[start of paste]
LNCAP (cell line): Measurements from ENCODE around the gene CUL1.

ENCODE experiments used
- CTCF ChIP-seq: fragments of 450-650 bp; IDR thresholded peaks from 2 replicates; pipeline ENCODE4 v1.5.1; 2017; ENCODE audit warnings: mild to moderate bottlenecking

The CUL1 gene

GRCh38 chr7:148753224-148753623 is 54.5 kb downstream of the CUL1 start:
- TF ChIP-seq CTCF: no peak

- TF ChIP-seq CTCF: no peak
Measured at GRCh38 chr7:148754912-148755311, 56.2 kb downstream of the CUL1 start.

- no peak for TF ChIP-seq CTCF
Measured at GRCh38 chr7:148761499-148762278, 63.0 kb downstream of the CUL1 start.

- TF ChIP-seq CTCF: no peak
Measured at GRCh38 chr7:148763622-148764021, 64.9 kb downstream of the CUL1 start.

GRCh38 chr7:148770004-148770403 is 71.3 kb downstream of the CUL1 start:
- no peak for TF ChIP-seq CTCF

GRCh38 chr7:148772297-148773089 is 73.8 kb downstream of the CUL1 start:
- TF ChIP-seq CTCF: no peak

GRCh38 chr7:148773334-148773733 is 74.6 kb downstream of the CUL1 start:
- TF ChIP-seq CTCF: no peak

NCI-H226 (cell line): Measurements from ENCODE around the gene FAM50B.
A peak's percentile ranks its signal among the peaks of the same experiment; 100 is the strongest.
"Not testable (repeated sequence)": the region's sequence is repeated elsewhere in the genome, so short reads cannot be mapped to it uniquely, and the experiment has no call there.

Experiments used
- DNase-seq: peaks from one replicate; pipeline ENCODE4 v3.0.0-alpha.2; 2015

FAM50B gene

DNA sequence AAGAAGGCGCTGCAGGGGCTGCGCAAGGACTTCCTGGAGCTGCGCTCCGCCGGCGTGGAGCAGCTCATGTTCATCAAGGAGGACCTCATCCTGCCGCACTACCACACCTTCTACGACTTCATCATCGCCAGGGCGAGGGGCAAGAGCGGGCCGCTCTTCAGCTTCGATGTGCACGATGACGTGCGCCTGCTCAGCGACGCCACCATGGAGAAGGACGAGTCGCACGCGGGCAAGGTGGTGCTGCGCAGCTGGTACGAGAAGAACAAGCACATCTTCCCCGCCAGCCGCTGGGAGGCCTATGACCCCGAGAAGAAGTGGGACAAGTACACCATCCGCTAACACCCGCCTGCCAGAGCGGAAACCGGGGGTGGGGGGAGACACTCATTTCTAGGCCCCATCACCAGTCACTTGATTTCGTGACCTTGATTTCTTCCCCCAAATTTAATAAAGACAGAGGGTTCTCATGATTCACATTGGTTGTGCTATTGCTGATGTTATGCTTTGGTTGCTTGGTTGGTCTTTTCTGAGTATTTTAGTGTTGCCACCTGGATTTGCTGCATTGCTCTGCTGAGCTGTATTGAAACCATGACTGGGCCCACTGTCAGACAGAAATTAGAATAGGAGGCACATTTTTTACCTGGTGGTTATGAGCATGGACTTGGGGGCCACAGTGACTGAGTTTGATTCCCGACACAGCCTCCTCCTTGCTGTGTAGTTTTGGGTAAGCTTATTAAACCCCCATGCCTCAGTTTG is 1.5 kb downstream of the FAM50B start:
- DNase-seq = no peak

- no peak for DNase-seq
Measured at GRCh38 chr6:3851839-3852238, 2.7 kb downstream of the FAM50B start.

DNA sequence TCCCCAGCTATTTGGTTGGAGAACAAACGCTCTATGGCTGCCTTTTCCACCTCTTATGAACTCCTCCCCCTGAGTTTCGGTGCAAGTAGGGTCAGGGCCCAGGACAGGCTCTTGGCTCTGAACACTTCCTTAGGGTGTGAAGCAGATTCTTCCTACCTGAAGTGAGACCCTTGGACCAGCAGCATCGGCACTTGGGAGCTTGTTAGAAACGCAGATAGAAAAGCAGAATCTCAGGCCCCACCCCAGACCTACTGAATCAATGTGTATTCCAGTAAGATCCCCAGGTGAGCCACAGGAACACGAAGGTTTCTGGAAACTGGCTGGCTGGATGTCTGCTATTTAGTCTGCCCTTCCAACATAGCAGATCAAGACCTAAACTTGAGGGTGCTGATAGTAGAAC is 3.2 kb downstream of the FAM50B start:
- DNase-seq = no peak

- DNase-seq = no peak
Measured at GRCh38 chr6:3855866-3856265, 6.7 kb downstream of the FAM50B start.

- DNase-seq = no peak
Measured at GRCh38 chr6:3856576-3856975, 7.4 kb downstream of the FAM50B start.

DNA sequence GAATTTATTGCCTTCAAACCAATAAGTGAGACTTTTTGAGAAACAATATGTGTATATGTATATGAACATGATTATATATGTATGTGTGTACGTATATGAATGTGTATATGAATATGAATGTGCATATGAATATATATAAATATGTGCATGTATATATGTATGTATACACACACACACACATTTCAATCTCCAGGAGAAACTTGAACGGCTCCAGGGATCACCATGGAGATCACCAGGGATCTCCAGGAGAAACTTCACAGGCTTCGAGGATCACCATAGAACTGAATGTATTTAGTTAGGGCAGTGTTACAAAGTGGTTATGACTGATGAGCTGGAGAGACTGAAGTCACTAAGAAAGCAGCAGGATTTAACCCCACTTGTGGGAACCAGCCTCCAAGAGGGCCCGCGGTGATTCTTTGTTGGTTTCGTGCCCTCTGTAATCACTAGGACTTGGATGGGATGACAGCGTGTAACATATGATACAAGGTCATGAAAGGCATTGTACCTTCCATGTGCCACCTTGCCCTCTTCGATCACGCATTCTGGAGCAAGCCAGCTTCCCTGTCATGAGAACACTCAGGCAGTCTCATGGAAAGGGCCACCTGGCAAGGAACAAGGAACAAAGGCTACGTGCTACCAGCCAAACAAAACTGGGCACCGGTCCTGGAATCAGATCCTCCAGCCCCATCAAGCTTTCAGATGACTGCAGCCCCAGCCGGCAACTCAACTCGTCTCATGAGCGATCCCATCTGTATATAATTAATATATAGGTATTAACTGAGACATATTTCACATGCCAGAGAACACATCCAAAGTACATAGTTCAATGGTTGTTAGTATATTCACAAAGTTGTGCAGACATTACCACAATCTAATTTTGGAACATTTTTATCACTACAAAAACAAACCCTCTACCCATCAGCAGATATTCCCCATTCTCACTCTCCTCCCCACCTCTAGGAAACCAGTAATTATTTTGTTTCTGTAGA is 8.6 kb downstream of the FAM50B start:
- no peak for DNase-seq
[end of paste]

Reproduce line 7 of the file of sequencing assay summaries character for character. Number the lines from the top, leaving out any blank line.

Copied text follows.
- TF ChIP-seq CTCF: no peak